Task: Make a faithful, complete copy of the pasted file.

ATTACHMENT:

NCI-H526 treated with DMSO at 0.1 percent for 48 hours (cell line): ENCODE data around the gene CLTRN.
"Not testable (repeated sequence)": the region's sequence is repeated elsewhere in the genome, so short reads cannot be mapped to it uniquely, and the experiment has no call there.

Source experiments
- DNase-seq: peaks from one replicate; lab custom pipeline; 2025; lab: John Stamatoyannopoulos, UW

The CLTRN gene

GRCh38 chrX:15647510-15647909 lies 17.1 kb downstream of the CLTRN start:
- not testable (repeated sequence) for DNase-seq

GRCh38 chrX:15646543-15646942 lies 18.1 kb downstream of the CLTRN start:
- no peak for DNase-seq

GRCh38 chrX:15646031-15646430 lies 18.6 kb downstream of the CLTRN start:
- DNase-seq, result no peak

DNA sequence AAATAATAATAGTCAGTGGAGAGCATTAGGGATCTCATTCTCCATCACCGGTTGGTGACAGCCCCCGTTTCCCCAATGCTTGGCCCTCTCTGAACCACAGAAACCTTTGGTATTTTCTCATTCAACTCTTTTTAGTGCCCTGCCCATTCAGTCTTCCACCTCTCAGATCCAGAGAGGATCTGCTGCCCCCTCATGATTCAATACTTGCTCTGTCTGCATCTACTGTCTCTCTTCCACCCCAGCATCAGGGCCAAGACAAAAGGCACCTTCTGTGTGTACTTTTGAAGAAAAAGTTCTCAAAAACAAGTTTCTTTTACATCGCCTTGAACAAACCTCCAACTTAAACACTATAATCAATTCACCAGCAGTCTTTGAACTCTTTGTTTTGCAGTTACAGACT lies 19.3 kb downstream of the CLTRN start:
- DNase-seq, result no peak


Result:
NCI-H526 treated with DMSO at 0.1 percent for 48 hours (cell line): ENCODE data around the gene CLTRN.
"Not testable (repeated sequence)": the region's sequence is repeated elsewhere in the genome, so short reads cannot be mapped to it uniquely, and the experiment has no call there.

Source experiments
- DNase-seq: peaks from one replicate; lab custom pipeline; 2025; lab: John Stamatoyannopoulos, UW

The CLTRN gene

GRCh38 chrX:15647510-15647909 lies 17.1 kb downstream of the CLTRN start:
- not testable (repeated sequence) for DNase-seq

GRCh38 chrX:15646543-15646942 lies 18.1 kb downstream of the CLTRN start:
- no peak for DNase-seq

GRCh38 chrX:15646031-15646430 lies 18.6 kb downstream of the CLTRN start:
- DNase-seq, result no peak

DNA sequence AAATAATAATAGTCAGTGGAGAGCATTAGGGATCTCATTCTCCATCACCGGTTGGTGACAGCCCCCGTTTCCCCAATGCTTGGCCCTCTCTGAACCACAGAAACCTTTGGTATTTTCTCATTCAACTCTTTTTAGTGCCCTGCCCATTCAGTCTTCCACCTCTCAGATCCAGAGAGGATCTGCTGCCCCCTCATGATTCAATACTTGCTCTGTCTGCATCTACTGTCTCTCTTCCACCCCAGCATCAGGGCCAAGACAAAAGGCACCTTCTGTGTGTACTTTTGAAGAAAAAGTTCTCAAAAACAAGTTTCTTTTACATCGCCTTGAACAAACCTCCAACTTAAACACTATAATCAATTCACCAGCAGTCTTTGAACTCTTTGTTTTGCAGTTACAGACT lies 19.3 kb downstream of the CLTRN start:
- DNase-seq, result no peak